Fight Over Denver's Social Pot Use Restrictions Coming to a Head

Inside Dean Ween's Honey Pot Lounge, one of two licensed cannabis consumption establishments in Denver.EXPAND
Inside Dean Ween's Honey Pot Lounge, one of two licensed cannabis consumption establishments in Denver.
Jacqueline Collins
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Denver's social cannabis use program rules have been heavily debated since the voter-approved initiative passed in 2016, but a resolution could be coming soon.

Since it officially opened for business in summer 2017, Denver's cannabis consumption establishment program has approved only two applications, and social consumption advocates blame rules imposed on the program by the city for the lack of interest. As originally drafted, the ordinance would have barred any social pot use location from coming within 1,000 feet of a school. After the Denver Department of Excise and Licenses implementation process, however, the 1,000-foot buffer grew to include schools, daycare centers, drug treatment centers and city-owned parks, pools and recreation centers.

Entrepreneurs and businesses owners once interested in attaining social use permits have complained that the location restrictions prevent them from opening businesses in desirable areas, and they've fought to alter those rules. They could finally get their way if Denver City Council adopts a proposed change to social pot use regulations this month — but they have a powerful opponent.

According to Excise and Licenses director Ashley Kilroy, Mayor Michael Hancock wants to keep the location restriction as is, and instead hopes that a social pot use bill currently in the state legislature will address state laws that add challenges to the city's program, such as banning indoor smoking or any cannabis sales at social use establishments. That bill would also allow local jurisdictions to tweak certain rules to their liking, so Denver's social consumption program could go otherwise unchanged.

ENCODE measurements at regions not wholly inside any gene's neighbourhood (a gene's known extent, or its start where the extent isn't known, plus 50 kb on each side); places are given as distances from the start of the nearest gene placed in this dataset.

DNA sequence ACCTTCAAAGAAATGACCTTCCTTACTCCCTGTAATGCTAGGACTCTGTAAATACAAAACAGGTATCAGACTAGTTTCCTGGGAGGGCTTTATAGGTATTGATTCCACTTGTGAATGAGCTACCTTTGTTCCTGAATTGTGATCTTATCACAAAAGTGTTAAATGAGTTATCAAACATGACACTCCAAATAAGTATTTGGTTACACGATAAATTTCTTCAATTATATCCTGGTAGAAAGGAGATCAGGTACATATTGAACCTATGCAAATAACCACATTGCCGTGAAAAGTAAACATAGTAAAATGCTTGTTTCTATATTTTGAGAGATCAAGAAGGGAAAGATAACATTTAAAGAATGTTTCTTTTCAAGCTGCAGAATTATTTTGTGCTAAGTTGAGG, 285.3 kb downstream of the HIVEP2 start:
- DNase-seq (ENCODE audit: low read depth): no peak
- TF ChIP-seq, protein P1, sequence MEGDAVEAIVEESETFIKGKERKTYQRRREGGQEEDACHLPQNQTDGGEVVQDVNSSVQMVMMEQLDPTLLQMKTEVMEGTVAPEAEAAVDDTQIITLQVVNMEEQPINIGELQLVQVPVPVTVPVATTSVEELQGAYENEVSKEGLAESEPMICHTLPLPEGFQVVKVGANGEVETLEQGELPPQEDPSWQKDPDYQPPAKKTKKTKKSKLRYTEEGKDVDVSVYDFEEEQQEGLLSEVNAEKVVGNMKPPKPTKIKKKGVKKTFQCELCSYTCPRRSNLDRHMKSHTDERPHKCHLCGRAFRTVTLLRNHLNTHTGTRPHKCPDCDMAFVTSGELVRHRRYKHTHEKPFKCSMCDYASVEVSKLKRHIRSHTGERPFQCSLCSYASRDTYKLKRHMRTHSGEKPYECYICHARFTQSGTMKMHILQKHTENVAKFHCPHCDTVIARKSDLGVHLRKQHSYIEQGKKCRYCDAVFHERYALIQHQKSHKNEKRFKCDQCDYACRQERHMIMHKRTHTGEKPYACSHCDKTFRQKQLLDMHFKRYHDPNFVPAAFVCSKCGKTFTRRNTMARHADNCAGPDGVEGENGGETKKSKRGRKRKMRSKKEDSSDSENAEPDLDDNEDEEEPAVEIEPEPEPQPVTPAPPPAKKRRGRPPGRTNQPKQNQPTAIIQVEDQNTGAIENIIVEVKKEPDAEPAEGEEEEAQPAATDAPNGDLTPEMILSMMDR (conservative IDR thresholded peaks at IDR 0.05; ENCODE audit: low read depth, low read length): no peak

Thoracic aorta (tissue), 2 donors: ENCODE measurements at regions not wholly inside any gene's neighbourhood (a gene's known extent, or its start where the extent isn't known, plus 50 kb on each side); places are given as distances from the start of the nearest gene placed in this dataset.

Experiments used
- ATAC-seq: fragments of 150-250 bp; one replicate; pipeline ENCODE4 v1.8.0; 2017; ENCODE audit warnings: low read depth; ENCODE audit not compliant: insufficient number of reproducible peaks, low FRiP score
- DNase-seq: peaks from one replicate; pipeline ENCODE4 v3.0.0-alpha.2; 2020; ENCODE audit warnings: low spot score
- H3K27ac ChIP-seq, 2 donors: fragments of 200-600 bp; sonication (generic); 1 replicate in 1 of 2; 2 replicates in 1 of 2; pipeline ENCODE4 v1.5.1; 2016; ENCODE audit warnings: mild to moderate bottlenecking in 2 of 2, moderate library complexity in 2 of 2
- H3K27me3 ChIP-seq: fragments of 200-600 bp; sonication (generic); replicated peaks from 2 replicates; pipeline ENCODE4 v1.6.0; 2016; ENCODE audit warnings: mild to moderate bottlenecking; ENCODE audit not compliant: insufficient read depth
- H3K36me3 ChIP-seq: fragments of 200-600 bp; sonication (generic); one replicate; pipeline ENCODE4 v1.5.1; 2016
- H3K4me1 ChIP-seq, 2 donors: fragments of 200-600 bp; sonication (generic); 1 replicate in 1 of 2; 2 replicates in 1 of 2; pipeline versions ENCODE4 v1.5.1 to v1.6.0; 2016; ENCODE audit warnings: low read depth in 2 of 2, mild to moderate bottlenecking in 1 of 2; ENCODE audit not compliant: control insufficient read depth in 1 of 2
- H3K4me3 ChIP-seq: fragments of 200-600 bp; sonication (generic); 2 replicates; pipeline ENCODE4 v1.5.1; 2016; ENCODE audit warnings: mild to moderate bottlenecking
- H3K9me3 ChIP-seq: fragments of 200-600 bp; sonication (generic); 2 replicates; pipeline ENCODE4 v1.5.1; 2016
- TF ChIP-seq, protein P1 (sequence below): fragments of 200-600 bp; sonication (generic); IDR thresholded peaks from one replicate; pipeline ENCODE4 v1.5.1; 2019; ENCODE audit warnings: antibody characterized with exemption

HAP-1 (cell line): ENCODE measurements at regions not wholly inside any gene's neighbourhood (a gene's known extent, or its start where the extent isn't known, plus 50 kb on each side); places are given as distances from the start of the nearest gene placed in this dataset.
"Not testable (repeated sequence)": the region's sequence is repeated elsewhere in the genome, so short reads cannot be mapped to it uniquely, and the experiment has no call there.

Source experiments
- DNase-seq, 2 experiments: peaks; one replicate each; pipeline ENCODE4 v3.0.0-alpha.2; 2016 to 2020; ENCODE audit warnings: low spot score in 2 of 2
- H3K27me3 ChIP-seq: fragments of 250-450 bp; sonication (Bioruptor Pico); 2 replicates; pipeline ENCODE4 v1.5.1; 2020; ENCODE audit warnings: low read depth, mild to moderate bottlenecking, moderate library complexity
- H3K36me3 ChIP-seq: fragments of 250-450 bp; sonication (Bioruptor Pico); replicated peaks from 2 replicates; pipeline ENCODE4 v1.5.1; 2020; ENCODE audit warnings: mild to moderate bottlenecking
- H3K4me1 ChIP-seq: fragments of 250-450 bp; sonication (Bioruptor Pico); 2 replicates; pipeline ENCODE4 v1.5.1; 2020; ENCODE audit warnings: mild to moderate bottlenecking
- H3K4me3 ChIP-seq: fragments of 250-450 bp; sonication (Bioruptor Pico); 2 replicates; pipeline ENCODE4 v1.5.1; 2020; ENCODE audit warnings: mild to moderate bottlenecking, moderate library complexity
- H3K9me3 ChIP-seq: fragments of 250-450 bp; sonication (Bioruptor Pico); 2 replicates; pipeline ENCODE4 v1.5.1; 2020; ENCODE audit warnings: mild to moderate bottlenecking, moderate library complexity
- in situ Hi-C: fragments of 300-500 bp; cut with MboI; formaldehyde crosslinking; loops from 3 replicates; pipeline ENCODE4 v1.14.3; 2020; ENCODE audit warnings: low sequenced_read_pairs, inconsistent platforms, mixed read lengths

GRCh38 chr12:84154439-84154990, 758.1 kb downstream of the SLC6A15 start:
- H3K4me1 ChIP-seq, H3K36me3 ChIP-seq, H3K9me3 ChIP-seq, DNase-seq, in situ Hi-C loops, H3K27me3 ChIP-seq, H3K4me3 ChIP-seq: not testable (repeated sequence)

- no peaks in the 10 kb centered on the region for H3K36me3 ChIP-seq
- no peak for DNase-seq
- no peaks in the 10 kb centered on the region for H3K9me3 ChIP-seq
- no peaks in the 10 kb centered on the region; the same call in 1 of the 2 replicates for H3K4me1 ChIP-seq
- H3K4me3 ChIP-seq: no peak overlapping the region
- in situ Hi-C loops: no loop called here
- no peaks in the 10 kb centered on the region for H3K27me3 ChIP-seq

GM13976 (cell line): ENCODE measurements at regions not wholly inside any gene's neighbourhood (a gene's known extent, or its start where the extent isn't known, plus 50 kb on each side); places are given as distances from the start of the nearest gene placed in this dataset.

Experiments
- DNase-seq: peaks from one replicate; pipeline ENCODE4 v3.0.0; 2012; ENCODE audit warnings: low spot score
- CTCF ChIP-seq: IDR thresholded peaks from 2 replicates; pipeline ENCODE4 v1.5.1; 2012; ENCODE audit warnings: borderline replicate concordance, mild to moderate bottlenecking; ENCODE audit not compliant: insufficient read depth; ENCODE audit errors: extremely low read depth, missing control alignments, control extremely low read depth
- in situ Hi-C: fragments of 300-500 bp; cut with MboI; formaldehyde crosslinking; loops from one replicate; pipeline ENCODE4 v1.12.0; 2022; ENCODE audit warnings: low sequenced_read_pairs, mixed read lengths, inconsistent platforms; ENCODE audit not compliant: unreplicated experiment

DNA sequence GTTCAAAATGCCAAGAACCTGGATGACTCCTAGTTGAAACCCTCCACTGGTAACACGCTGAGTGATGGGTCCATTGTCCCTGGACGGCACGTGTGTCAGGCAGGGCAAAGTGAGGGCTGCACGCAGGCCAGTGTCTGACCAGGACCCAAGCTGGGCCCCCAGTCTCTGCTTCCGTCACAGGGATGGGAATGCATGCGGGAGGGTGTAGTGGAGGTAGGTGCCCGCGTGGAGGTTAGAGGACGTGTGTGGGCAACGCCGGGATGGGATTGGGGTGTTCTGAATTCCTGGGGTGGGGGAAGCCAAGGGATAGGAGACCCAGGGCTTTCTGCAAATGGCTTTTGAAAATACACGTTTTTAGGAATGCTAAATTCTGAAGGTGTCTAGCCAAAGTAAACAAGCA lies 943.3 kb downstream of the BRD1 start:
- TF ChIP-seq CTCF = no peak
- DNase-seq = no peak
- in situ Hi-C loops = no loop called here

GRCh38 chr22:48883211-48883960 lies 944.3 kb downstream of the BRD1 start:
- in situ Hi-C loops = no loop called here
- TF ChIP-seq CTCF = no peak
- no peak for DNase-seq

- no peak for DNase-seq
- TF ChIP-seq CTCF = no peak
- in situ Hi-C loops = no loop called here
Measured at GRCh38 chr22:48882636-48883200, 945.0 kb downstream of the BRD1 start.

Kilroy informed several city council members of the mayor's position in a March email, which was obtained by Westword.

"Social consumption has proven to be one of the more challenging marijuana issues. There are many questions to be examined, and we are closely monitoring the conversations at the state legislature," Kilroy writes in the email. "We had the opportunity to speak to the mayor about this recently, and he opposes reducing the buffer zones. The mayor reiterated his values around the regulation of marijuana — to balance the needs and wants of all while protecting Denver’s neighborhoods, youth and public safety."

Cindy Sovine, a social use entrepreneur, says she believes that using youth and public safety as an argument to prohibit social use establishments is counterproductive to limiting public pot consumption in parks or populated areas. Sovine's application for a cannabis spa was denied earlier this year because her location was 982 feet from Third Way Center, a child-care facility.

"Under the current setbacks, nobody is protected. Children are witnessing consumption everywhere. That's why they designed these places, where visibility can't exist anywhere," she says. "Without these setbacks, we could open areas in reachable areas. There would only be new space along Colfax, Colorado Boulevard, uptown, downtown and RiNo. Everywhere else wouldn't be eligible."

Sovine has an ally on the issue in Councilwoman Kendra Black, who's been pushing to reduce most of those 1,000-foot buffers to 500 feet (retaining the 1,000-foot rule for schools) in hopes of opening up more spaces to social consumption businesses. Black has been leading a task force to examine the licensing program's success, and believes the city's current rules don't honor the spirit of the initiative as approved by voters.

“We have a responsibility to honor the will of the voters,” Black says in a statement. “This modest proposal balances the needs of neighborhoods, businesses and consumers.”

Denver City Council will hold a public hearing on the setbacks today, April 15, with a second reading and vote scheduled for a week from today, on April 22. Sovine believes that one or two councilmembers are still on the fence about easing the setbacks; if they vote in favor, that might be all the support the proposal needs.

With the May 7 city election around the corner, Sovine thinks Denver voters' past support of marijuana measures will put more pressure on councilmembers to ease the setbacks.

"Because of the popularity of marijuana in Denver, because [social consumption] passed in 2016, and all of these other issues, the voters are watching," she says. "If city council is unwilling to enact the voter-approved initiative, they have the opportunity to vote in a new city council."

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